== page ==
At first I thought that Playfair's novel was going to be quite light and romantic, but there is an elegaic, thoughtful tone to the writing that lifts it out of the ordinary and which I loved. It is set towards the end of WWII in a beautiful old manor house in the English countryside. Cressida and her young son live here, as she lets out the rooms of the house to a variety of disparate characters all brought together by the vagaries of war. Cressida, a young widow, waits for news of the man she loves and spends her time thinking about the changes the war has brought to her life and the England she knows and has grown up in.

Playfair writes of the fundamental changes that the war has brought to the country and philosophises about how it will change the future, despite the fact that England has not been invaded physically. She talks about changes to the social and class structure, the liberation and independence of women and the changing relationships between men and women. Cressida is a surprisingly modern woman, thinking of physical love and relationships as well as marriage and spiritual love and not being afraid to voice her opinions.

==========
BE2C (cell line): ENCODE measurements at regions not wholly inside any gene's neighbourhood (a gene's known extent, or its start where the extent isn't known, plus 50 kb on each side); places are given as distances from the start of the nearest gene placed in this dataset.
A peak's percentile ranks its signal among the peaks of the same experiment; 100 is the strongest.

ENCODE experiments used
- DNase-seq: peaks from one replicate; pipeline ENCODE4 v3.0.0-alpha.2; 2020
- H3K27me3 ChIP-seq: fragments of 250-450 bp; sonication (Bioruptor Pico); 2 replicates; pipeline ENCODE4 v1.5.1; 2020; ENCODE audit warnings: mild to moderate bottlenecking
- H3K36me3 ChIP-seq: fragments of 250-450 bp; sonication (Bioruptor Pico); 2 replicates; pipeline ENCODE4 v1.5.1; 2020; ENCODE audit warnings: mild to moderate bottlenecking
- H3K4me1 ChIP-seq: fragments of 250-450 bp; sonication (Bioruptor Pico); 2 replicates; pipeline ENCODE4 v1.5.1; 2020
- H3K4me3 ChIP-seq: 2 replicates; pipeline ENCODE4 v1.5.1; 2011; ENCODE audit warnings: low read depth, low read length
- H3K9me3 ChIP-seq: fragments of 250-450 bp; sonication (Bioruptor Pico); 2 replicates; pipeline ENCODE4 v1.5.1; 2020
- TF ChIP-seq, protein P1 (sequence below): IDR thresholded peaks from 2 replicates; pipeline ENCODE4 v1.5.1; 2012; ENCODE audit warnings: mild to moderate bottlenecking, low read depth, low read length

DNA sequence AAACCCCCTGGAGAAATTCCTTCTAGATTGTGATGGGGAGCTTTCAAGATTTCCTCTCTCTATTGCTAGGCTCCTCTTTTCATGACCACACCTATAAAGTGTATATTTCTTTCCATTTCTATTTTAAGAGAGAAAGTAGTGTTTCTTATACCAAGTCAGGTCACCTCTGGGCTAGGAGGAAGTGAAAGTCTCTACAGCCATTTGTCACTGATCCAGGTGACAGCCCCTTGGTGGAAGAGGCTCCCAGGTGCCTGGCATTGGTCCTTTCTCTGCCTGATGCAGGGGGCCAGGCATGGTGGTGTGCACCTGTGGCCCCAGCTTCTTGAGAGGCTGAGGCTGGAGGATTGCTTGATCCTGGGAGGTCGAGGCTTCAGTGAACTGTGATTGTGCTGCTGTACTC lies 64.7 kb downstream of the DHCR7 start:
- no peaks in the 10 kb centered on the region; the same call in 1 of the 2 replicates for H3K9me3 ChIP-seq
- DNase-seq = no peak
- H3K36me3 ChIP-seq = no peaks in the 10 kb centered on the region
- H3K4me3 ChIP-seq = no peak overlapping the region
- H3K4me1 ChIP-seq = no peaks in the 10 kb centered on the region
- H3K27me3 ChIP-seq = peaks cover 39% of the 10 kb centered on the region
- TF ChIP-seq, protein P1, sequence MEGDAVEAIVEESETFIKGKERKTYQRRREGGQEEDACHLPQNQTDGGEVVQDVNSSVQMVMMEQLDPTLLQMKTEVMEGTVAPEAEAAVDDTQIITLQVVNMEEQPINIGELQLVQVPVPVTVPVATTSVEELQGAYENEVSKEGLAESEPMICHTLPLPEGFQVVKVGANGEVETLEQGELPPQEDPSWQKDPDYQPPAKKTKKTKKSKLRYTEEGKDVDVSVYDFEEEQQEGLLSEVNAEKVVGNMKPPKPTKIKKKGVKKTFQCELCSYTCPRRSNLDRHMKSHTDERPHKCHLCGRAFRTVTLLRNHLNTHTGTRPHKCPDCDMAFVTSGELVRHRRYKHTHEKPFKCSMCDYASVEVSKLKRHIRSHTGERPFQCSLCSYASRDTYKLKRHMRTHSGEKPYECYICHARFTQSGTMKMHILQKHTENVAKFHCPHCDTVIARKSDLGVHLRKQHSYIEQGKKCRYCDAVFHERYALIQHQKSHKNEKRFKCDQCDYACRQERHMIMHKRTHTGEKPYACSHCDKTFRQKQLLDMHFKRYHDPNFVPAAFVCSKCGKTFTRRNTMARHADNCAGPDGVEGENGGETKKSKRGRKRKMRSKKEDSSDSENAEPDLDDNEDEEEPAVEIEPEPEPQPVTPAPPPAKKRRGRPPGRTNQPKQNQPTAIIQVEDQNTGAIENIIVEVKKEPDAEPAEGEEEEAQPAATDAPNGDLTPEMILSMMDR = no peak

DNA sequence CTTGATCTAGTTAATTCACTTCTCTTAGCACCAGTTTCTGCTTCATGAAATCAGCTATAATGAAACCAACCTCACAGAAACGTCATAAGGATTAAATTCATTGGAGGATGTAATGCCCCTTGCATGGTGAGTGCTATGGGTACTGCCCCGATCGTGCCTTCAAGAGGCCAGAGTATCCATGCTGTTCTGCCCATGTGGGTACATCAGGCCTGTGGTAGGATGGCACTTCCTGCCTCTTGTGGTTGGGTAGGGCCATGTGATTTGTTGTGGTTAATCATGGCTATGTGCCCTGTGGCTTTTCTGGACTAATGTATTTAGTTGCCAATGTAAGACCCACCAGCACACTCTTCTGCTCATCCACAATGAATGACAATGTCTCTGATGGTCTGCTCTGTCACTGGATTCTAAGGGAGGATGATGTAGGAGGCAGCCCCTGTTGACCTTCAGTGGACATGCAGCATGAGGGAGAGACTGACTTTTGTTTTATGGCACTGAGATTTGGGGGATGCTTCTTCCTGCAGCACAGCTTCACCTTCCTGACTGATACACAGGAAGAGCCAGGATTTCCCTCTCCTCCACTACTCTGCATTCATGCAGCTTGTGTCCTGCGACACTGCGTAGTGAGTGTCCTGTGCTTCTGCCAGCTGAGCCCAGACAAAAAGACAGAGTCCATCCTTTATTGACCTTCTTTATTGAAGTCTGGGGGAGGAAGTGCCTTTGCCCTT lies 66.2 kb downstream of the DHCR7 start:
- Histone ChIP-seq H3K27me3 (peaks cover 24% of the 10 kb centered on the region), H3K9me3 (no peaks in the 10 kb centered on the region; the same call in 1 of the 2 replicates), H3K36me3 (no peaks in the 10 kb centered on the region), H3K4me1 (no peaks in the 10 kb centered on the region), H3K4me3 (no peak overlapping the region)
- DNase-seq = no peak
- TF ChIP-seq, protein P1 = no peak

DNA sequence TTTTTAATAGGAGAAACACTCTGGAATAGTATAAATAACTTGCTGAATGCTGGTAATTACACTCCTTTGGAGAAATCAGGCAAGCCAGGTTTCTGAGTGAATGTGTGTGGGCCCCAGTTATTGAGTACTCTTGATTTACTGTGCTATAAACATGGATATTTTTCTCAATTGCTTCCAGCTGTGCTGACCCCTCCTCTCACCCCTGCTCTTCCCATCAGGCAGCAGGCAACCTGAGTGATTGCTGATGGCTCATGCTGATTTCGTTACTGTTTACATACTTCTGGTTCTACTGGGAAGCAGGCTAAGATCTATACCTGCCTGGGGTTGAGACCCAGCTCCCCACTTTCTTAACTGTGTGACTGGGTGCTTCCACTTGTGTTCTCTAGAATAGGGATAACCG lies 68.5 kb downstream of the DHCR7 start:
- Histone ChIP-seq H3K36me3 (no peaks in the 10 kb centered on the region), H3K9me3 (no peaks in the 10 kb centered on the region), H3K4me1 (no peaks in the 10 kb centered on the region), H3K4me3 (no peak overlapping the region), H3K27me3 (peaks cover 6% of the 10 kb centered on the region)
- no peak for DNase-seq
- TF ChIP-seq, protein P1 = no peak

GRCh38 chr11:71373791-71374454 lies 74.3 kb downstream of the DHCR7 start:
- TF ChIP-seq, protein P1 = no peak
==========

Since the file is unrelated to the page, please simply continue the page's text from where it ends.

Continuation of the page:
I loved this book. It was unusual, and clever and prescient, and I would be really interested to read more of Playfair's work.
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5 of 5 people found the following review helpful
3.0 out of 5 stars Wartime preachiness, 4 Oct 2009
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This review is from: A House in the Country (Paperback)